- Central Otago
- Bay of Plenty
- Hawkes Bay
- North Canterbury
- Nelson & Golden Bay
- Marlborough Sounds
- South Canterbury
- West Coast
- Bay of Islands
- Palmerston North
- New Plymouth
- Te Anau
- Mt Cook
- Abel Tasman
- Nelson Lakes
- Stewart Island
- Central Plateau
Our favourite destinations…
New Zealand’s economic heart and biggest city is also an exciting family visitor destination, situated on a sunny harbour with city beaches just minutes away from the CBD. Orientate yourself by heading down to Viaduct Harbour, wandering the waterfront, checking out the super yachts or enjoying the waterfront restaurants. Nearby is the must-visit Sky Tower along with excellent and kid-friendly museums and tons of exciting activities!
Wellington is New Zealand’s capital. Here you will find New Zealand's parliament buildings, including the 'Executive Wing', more well-known as 'The Beehive' due to its distinctive shape. Another icon to look out for is the Wellington Tram, which was the main means of public transport between 1878 and 1964.
With a population of around 400,000 Christchurch, in Canterbury, is the South Island ’s largest city, yet much of it has the feel of a small town. Perhaps that’s why it’s known as the Garden City but with the expansive Hagley Park, Botanic Gardens, Port Hills, River Avon and numerous beaches the city certainly has an open, relaxed feel that’s hard to beat.
With its well-deserved reputation as New Zealand’s activity adventure capital you’ll never run out of activities and things to do in Queenstown, but you may run out of time! With breathtaking scenery, activities and festivals, cafes and restaurants, skiing and snowboarding, shopping and wineries, this lakeside alpine resort rates as one of the world’s top vacation destinations for all ages and seasons.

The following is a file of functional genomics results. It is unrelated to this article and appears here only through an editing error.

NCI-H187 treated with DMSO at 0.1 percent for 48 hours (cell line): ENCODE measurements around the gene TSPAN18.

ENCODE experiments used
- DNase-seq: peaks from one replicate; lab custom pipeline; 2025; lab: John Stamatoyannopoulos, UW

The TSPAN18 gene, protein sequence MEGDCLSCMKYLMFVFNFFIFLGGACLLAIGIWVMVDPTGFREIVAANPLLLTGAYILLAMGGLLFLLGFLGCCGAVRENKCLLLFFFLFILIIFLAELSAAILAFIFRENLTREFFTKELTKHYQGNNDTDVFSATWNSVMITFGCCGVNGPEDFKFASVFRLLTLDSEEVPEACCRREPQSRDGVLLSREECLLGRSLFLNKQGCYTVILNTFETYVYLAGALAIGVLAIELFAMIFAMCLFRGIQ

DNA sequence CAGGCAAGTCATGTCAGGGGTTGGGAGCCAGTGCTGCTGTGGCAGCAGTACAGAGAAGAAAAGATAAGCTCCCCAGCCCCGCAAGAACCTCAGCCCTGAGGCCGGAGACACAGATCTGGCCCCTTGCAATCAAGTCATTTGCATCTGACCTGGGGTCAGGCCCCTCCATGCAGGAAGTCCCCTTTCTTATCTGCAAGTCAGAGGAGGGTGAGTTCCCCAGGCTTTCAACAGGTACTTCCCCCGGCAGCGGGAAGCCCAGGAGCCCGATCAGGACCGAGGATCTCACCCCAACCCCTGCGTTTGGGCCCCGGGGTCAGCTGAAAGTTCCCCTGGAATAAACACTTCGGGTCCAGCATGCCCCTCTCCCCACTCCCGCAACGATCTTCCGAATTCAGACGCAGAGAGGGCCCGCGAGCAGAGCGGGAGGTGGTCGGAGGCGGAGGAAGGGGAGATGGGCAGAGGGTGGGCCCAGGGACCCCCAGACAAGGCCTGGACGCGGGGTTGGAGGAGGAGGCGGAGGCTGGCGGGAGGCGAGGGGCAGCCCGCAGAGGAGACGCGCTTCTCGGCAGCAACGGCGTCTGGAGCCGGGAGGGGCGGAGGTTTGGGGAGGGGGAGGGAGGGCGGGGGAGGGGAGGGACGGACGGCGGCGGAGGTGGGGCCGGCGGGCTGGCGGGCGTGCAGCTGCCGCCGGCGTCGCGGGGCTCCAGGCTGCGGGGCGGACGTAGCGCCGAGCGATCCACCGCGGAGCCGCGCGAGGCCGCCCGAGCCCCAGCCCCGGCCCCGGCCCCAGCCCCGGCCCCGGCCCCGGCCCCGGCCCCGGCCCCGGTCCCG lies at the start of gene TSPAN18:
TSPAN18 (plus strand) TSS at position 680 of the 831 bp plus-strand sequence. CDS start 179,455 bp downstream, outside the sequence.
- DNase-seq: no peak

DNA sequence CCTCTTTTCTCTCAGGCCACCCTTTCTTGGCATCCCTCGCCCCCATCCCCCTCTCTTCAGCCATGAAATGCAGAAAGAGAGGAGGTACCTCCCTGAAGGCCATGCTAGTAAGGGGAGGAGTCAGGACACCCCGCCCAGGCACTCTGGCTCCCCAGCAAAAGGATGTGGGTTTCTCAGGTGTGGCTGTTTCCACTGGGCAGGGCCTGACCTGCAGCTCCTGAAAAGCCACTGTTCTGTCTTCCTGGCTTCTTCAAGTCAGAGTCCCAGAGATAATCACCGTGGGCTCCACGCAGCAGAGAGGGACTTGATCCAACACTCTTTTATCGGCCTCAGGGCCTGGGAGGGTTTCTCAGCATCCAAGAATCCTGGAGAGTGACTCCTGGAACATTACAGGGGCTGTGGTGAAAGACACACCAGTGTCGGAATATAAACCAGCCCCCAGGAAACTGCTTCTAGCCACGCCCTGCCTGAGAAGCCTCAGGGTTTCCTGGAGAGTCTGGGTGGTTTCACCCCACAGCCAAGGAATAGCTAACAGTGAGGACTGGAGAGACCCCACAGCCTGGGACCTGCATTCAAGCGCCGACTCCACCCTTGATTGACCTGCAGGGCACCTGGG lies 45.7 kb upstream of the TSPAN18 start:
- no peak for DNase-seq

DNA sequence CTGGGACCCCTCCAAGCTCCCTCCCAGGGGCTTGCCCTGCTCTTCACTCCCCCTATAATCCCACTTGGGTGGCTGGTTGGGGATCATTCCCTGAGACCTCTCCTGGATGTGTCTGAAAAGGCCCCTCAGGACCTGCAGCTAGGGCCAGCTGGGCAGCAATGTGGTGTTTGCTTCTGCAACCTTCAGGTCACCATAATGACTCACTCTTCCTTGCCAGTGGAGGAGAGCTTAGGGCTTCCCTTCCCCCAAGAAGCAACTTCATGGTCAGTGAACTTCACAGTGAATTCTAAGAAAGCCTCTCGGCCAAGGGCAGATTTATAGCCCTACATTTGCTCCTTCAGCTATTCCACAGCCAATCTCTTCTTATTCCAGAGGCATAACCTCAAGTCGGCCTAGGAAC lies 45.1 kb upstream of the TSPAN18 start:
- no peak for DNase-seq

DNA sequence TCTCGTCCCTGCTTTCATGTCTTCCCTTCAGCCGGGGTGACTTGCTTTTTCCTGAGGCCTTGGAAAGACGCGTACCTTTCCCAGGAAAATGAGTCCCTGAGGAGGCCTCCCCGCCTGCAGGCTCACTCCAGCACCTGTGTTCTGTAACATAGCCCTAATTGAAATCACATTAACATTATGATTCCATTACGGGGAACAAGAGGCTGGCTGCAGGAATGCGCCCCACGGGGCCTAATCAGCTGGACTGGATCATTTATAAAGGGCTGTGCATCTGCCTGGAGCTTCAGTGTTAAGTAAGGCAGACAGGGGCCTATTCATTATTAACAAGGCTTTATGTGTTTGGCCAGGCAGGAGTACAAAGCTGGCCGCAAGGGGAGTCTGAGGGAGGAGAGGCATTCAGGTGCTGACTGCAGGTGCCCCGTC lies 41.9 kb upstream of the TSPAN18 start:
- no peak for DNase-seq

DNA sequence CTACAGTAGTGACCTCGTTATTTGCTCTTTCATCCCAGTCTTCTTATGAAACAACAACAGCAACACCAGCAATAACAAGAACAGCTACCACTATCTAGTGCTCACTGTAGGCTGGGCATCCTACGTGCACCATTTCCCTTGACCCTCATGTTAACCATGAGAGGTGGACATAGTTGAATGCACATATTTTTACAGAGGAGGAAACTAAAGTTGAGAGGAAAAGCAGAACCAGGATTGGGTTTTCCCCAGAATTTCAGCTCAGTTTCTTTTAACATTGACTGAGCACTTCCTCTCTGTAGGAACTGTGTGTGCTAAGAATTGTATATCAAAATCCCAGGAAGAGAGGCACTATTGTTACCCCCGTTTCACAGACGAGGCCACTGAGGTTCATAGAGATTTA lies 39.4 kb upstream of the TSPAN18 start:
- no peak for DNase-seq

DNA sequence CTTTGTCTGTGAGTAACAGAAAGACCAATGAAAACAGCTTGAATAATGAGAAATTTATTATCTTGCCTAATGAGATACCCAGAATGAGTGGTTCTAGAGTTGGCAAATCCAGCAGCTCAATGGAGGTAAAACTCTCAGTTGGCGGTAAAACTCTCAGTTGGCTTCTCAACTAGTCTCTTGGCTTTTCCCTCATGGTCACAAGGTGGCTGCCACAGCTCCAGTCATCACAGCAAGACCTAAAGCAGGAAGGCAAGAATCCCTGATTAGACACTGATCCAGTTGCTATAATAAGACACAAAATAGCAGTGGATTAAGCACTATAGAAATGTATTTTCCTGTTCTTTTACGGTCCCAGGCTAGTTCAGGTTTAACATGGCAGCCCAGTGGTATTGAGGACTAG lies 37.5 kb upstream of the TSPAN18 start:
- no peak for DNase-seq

Rotorua sits on the shore of Lake Rotorua, one of sixteen lakes in the area formed by hundreds of thousands of years of eruptions from the Taupo Volcanic Zone. The area is renowned for its geothermal activity and top of any activity list is to see the bubbling mud pools that are around the region for yourself. The Waimangu Volcanic Valley offers a first hand insight into the devastation caused by the 1886 eruption of Mount Tarawera and is a great place to discover steaming volcanic craters and bubbling, spitting pools of mud!
The Nelson and Golden Bay regions, at the top of the South Island, boast enviable sunshine hours, glorious sandy beaches, safe swimming spots, lots of wildlife to look out for, and Abel Tasman National Park - an absolute must to explore, on foot, by kayak, your own craft or watertaxi. Nelson is home to a vibrant arts and crafts community with a fabulous Saturday market, and is close to award-winning wineries and family-friendly bike tracks to take you around the coast.
Napier was rebuilt after the 1931 earthquake and is now known as NZ's Art Deco City. The Art Deco influence has created a unique city – nowhere else can you see such a varied concentration of art deco style. With over 2,200 sunshine hours a year, Napier is a year-round holiday destination with countless activities to entertain the kids – there's days of entertainment on Marine Parade alone, plus numerous other family-friendly trips and activities. Add to that the beaches, walks and flat cycle paths, outdoor cafes and entertainment, and you have a perfect holiday destination!
Beautiful, unspoiled beaches, fishing, historic gum fields, kauri forests – the Far North has it all. With subtropical temperatures, it's often known as ‘the Winterless north', with warm, humid summers and mild winters.
Gateway to the Bay of Islands, Paihia is a pretty, lively beachside town and a perfect base for your family holiday. It’s your start point for Bay of Island adventures including day cruises, sailing, kayaking, swimming with dolphins and reef or wreck diving.